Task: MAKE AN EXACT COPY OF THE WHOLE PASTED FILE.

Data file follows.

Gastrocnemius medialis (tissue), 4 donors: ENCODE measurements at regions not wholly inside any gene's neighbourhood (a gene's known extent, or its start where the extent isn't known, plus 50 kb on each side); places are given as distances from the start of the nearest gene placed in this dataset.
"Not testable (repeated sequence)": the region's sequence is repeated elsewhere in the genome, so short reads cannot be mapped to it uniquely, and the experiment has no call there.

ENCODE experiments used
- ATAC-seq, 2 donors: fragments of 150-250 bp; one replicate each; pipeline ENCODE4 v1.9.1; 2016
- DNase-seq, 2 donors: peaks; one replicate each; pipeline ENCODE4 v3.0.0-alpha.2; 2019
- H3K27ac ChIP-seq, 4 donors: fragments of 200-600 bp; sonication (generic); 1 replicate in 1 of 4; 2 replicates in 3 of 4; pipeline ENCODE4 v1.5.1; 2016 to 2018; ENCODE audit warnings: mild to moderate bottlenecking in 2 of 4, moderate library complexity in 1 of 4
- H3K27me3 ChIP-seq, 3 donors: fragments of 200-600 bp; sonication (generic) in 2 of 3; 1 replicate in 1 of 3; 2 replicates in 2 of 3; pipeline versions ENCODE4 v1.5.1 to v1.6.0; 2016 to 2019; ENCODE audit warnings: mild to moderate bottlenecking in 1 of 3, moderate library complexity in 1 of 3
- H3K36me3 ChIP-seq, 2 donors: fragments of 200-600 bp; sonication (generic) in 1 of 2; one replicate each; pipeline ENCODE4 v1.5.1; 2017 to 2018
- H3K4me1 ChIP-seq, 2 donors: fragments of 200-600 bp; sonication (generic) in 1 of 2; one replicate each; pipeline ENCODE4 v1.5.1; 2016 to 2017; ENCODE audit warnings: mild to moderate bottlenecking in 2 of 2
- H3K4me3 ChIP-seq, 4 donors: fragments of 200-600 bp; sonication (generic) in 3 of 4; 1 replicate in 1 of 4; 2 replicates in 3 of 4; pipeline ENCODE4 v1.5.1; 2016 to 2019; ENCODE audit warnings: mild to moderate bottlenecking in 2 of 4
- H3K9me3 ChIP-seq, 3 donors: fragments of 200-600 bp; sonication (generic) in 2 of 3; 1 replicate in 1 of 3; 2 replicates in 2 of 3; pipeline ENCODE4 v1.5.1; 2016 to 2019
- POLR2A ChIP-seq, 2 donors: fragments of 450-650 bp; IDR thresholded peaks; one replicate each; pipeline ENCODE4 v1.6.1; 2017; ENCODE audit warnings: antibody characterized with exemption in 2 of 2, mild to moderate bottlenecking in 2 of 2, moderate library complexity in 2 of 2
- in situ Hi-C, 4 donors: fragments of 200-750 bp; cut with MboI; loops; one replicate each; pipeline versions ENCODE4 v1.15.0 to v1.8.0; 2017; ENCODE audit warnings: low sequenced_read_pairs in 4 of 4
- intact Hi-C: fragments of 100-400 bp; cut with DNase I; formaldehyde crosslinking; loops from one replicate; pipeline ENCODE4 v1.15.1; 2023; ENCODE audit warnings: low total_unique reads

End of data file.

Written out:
Gastrocnemius medialis (tissue), 4 donors: ENCODE measurements at regions not wholly inside any gene's neighbourhood (a gene's known extent, or its start where the extent isn't known, plus 50 kb on each side); places are given as distances from the start of the nearest gene placed in this dataset.
"Not testable (repeated sequence)": the region's sequence is repeated elsewhere in the genome, so short reads cannot be mapped to it uniquely, and the experiment has no call there.

ENCODE experiments used
- ATAC-seq, 2 donors: fragments of 150-250 bp; one replicate each; pipeline ENCODE4 v1.9.1; 2016
- DNase-seq, 2 donors: peaks; one replicate each; pipeline ENCODE4 v3.0.0-alpha.2; 2019
- H3K27ac ChIP-seq, 4 donors: fragments of 200-600 bp; sonication (generic); 1 replicate in 1 of 4; 2 replicates in 3 of 4; pipeline ENCODE4 v1.5.1; 2016 to 2018; ENCODE audit warnings: mild to moderate bottlenecking in 2 of 4, moderate library complexity in 1 of 4
- H3K27me3 ChIP-seq, 3 donors: fragments of 200-600 bp; sonication (generic) in 2 of 3; 1 replicate in 1 of 3; 2 replicates in 2 of 3; pipeline versions ENCODE4 v1.5.1 to v1.6.0; 2016 to 2019; ENCODE audit warnings: mild to moderate bottlenecking in 1 of 3, moderate library complexity in 1 of 3
- H3K36me3 ChIP-seq, 2 donors: fragments of 200-600 bp; sonication (generic) in 1 of 2; one replicate each; pipeline ENCODE4 v1.5.1; 2017 to 2018
- H3K4me1 ChIP-seq, 2 donors: fragments of 200-600 bp; sonication (generic) in 1 of 2; one replicate each; pipeline ENCODE4 v1.5.1; 2016 to 2017; ENCODE audit warnings: mild to moderate bottlenecking in 2 of 2
- H3K4me3 ChIP-seq, 4 donors: fragments of 200-600 bp; sonication (generic) in 3 of 4; 1 replicate in 1 of 4; 2 replicates in 3 of 4; pipeline ENCODE4 v1.5.1; 2016 to 2019; ENCODE audit warnings: mild to moderate bottlenecking in 2 of 4
- H3K9me3 ChIP-seq, 3 donors: fragments of 200-600 bp; sonication (generic) in 2 of 3; 1 replicate in 1 of 3; 2 replicates in 2 of 3; pipeline ENCODE4 v1.5.1; 2016 to 2019
- POLR2A ChIP-seq, 2 donors: fragments of 450-650 bp; IDR thresholded peaks; one replicate each; pipeline ENCODE4 v1.6.1; 2017; ENCODE audit warnings: antibody characterized with exemption in 2 of 2, mild to moderate bottlenecking in 2 of 2, moderate library complexity in 2 of 2
- in situ Hi-C, 4 donors: fragments of 200-750 bp; cut with MboI; loops; one replicate each; pipeline versions ENCODE4 v1.15.0 to v1.8.0; 2017; ENCODE audit warnings: low sequenced_read_pairs in 4 of 4
- intact Hi-C: fragments of 100-400 bp; cut with DNase I; formaldehyde crosslinking; loops from one replicate; pipeline ENCODE4 v1.15.1; 2023; ENCODE audit warnings: low total_unique reads